Crime scene expert takes stand - Live5News.com | Charleston, SC | News, Weather, Sports

Crime scene expert, forensics expert takes stand in Heinze Jr trial


A forensics expert and a crime scene expert took the stand Tuesday in the trial of Guy Heinze Jr., a man accused of killing eight people.

Michael Knox, a crime scene analyst who testified in the George Zimmerman trial in Orlando, called this the crime scene of a career and questioned why the FBI and GBI were not called in for their resources. He also said police appeared to have ignored evidence and failed to follow basic crime scene rules.

Knox testified that Glynn County police did not spend as much time collecting evidence outside as they did inside the mobile home, and some evidence may have been ignored.

"There are tire impressions which do not belong to the mercury cougar," said Knox. "And you will see police standing in the dirt in the back, as well as footprints not entered into evidence."

The witnesses pointed out what they call major flaws in the Glynn County police investigation, including putting bloody evidence in plastic bags and putting evidence in the same package, which can contaminate it.

They also said clothes, including a polo shirt and pair of shorts, did not have enough blood on them to be worn by the attacker because of the amount of blood and splatters involved in the grisly attacks.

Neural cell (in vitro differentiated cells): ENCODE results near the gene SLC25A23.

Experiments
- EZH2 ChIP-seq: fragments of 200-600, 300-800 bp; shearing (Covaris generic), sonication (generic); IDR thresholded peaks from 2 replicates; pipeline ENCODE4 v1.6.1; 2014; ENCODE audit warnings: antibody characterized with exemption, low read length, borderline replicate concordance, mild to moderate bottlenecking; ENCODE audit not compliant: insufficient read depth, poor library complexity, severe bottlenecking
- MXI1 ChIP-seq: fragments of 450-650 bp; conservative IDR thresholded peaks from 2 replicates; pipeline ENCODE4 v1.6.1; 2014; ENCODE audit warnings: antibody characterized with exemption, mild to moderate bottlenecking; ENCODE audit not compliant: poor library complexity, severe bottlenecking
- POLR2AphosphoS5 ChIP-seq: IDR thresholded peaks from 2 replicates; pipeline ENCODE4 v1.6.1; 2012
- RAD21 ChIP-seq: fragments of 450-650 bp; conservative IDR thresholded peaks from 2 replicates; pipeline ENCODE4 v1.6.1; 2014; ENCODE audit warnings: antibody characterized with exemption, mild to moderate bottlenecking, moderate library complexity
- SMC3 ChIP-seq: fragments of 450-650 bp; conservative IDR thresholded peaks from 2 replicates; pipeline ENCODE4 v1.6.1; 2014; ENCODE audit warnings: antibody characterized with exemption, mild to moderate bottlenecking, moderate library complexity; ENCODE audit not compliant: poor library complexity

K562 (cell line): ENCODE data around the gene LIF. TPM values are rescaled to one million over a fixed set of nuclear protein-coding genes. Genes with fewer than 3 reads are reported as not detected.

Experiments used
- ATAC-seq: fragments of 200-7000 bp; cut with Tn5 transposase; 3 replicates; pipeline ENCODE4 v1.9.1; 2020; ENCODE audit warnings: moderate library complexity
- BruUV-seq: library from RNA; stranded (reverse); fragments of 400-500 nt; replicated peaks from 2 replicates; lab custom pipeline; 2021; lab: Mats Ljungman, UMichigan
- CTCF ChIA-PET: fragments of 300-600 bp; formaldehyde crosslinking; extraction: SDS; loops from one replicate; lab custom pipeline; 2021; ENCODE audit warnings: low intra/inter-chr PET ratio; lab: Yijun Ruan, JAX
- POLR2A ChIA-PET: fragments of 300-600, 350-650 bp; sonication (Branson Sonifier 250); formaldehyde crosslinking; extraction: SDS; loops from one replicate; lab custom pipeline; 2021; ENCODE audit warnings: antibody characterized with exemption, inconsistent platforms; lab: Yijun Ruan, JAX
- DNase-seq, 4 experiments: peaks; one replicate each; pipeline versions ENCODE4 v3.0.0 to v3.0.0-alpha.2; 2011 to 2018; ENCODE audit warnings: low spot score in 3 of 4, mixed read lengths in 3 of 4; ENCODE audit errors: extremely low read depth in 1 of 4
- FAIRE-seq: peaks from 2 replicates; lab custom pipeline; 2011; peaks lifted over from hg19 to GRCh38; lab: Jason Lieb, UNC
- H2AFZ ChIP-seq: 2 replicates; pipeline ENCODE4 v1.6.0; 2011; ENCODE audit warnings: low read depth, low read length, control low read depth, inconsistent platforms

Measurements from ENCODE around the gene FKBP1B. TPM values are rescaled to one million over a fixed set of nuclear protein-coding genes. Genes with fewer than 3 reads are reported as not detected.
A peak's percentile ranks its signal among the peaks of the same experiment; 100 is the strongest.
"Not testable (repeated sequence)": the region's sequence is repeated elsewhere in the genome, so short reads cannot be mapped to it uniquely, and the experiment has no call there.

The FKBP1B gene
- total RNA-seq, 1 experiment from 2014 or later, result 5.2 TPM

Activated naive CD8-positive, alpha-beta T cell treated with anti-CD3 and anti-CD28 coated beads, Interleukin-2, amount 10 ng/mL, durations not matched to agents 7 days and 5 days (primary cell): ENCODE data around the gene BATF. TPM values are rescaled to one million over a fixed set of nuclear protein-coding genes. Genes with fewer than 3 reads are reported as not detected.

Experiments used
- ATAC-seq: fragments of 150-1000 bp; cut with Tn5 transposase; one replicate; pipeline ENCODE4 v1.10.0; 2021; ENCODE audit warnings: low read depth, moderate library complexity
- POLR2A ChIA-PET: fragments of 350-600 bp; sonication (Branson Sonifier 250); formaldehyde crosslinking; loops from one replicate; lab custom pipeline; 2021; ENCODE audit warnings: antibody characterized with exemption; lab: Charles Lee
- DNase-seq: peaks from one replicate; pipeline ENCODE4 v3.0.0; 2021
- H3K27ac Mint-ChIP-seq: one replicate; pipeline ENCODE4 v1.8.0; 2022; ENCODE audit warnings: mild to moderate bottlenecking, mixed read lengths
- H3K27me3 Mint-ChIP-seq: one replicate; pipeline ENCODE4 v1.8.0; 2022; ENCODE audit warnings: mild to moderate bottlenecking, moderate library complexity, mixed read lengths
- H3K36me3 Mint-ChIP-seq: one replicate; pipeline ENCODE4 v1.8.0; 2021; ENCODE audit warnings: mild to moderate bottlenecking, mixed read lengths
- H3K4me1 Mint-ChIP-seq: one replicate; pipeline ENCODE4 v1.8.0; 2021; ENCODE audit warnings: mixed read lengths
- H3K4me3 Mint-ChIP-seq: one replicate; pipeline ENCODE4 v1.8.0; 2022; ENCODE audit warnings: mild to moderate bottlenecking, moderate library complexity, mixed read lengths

The defense witnesses testified that four of the eight murder victims fought for their lives, and with the amount of blood inside the trailer, whoever killed them would have had blood all over their clothes.

Knox said photos of Heinze Jr. following his arrest showed little blood or evidence he was involved in a struggle. Knox also said police failed to process the bodies of the victims for any of their attackers' DNA, skin or fingerprints.

Experts also believe two weapons were used in the attacks, calling into question how many people may have committed the murders.

They said the evidence points to more than one attacker and said Heinze Jr. could not have committed this crime alone.  

"For this attack alone, there could be a single perpetrator, but for the all of this taken into conjunction this could not be done by one person," said Knox. "You will start waking people up. This is not something one person could carry out on their own."

He also testified a back window was wide open and could have been exit or entry point, but it was not fingerprinted or looked at, along with other possible weapons, tire tracks or footprints.

Closing arguments will begin Wednesday at 9 a.m. and then the jury will deliberate.

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